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Educational Media Reviews Online conseille "l'école nomade"

publié le 15 mars 2012 à 03:19 par Emmanuelle Wielezynski-Debats   [ mis à jour : 21 mars 2012 à 01:17 ]
School on the Move 

2008
Distributed by National Film Board of Canada, 1123 Broadway, Suite 307, New York, NY 10010; 800-542-2164
Produced by Emmanuelle Wielezynski
Directed by Michel Debats
DVD, color, 50 min.
College - Adult 
Anthropology, Education 


Reviewed by Mary Northrup, Metropolitan Community College-Maple Woods, Kansas City, Missouri 

Highly Recommended  Highly Recommended    
  
Date Entered: 1/12/2010 

In the remote reaches of Siberia, among the nomadic Evenk people, children still attend school. They learn to read and write, their papers are displayed, and they use computers to research and connect to the wider world. Whereas in the past, many of these children were sent to boarding schools where they lost their language and culture, now they attend in a tent set up next to the tents of their own families.

This film is as visually stunning as it is captivating in its portrayal of the life of the Evenk. Shots of the reindeer, which are all-important as sources of transportation and food, as well as shots of the snow-covered landscape of the taiga, bring home the reality of this culture. Viewers are taken inside and outside tents to see many daily activities. In all cases, the children help or at least watch, which is their way of learning to carry on the lifestyle and culture of their people.

Hearing the parents talk about the importance of education for their children, plus their desire for the children to come back to the taiga to live, is very moving. Watching the mothers and the teacher help the children as they read and write points up the value they place on learning.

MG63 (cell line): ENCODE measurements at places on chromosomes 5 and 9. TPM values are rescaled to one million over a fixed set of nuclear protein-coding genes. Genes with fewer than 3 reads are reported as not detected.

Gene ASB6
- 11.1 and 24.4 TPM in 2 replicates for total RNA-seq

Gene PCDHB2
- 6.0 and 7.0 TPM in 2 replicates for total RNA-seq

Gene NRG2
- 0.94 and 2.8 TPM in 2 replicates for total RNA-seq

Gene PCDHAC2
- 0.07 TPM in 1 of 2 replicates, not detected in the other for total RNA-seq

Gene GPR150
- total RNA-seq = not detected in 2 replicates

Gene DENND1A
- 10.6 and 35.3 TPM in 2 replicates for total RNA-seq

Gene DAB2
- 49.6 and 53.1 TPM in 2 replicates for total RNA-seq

French and Evenk languages are used throughout, with English subtitles, which lend authenticity to the film. The French anthropologist who set up and found funding for the school and who has been studying the Evenk for 10 years, is interviewed and provides background information on this cultural group.

The awesome landscape, the beautiful children, the conflict of cultures, the passing on of traditions, the nomadic culture – all of these combine to create a wonderful film. College students in teacher training programs would be a prime audience, as would anthropology students or anyone studying Russia or Siberia. Public libraries may want to consider purchase for a general adult audience. This is truly one of those films that everyone should see and from which everyone would find something in which to delight.

Awards

  • Merit Award for Educational Value, Montana CINE International, The Last Best Film Fest 2008
  • Golden Drum Award-Khanty, Mansyisk Festival 2008-Russia
  • Chris Statuette, Columbus International Film and Video Festival 2008
  • Special Jury Prize, Festival du Film d’Education d’Evreux 2008
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